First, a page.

To obtain a temporary restraining order (“TRO”), a party must show likelihood of success on the merits, lack of adequate remedy at law, and irreparable harm if the restraining order is not granted. Additionally, they must show that immediate and irreparable injury, loss, or damage would occur before the opposing party can be heard. If these requirements are met, the court must balance the potential harm to the parties and the public interest. In a recent case, a university student sought a TRO to prohibit the school from removing him from student housing.
According to the district court’s memorandum opinion, a senior student, identified as “John Doe,” sued his university in a federal court in Illinois for Title IX, Fair Housing Act, and state law claims. He moved for a temporary restraining order to prohibit the university from requiring him to move out of student housing and banning him from other residence and dining halls for the rest of the school year.
Likelihood of Success
In considering a temporary restraining order, the court must determine if, under the totality of the circumstances, the plaintiff has a likelihood of success on the merits for his Title IX claim. The court focused on the plaintiff’s Title IX claim.
For a Title IX claim to succeed, the university must receive federal funding. The court found that the university in this case did receive federal funding. The plaintiff must also show exclusion from participating in or denial of the benefits of an educational program. The court found that exclusion from campus housing and residential and dining halls would constitute exclusion from benefits of an educational program. Additionally, the plaintiff must show that the university discriminated against him based on sex. The court found the plaintiff had shown a likelihood the university engaged in sex-based discrimination.
The disciplinary process was initiated when “Student 1” complained that John Doe physically attacked them on September 29-30. John Doe, however, alleged Student 1 made a false accusation after John Doe and “Student 2” threatened to file Title IX complaints against Student 1 for homophobic comments and behavior. The documents did not reference any investigation of Student 1. The Outcome Letter mentioned that John Doe had reported “issues” regarding Student 1, but indicated those issues were related to language toward the LGBTQIA+ community. The court noted that the alleged sexual-orientation discrimination could not so easily be separated from the accusations against John Doe considering the timing and the potential motive for fabrication. The court called the denial of John Doe’s appeal “perfunctory,” noting it gave no explanation for rejecting his claims of procedural irregularity and missed evidence.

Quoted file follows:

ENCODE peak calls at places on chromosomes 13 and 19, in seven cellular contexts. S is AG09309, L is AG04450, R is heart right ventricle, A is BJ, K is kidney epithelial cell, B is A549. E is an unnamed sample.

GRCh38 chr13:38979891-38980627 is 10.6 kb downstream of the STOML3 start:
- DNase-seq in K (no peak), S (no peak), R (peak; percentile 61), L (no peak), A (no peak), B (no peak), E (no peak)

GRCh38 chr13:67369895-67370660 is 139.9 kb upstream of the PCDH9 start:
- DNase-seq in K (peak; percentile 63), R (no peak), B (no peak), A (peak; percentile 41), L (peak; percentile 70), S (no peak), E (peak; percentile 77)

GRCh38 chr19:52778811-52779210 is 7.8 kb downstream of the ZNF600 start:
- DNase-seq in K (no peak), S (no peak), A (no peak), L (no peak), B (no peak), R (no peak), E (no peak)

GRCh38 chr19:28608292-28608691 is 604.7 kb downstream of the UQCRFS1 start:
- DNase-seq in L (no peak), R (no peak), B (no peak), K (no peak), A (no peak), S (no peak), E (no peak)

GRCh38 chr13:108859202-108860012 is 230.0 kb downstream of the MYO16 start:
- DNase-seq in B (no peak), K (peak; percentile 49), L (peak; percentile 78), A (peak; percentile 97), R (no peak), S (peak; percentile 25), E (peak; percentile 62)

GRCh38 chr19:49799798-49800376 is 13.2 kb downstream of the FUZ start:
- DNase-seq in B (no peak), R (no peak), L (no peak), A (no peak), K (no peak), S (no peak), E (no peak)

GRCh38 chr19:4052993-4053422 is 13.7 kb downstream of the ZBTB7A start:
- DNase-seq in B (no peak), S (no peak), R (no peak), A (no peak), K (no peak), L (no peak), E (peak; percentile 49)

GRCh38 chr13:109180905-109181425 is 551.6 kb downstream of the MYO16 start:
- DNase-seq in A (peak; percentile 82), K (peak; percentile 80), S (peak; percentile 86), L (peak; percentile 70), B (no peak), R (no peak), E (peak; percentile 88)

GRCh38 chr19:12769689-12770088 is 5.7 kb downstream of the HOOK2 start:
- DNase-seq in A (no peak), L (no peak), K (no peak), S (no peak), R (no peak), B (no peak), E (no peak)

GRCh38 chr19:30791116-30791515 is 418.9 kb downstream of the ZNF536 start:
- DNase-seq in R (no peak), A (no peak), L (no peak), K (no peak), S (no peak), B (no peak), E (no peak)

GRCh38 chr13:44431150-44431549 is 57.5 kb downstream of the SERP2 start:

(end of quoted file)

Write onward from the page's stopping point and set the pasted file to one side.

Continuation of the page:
At the hearing on the TRO motion, the university argued the alleged assault should be considered separately from John Doe’s allegations of sexual orientation discrimination. The court noted that a person threatened with a discrimination complaint might be motivated to make a false allegation against their accuser. The court acknowledged that Student 1’s allegations against John Doe could be true, but noted that the university’s failure to consider the potential motive constituted “ignoring the University’s potential participation in Student 1’s discrimination.” The court noted that it did not need to consider notice and deliberate indifference to grant a TRO, but also pointed out that the university’s failure to consider Student 1’s potential motive to fabricate also constituted deliberate indifference to the plaintiff’s sex discrimination claim.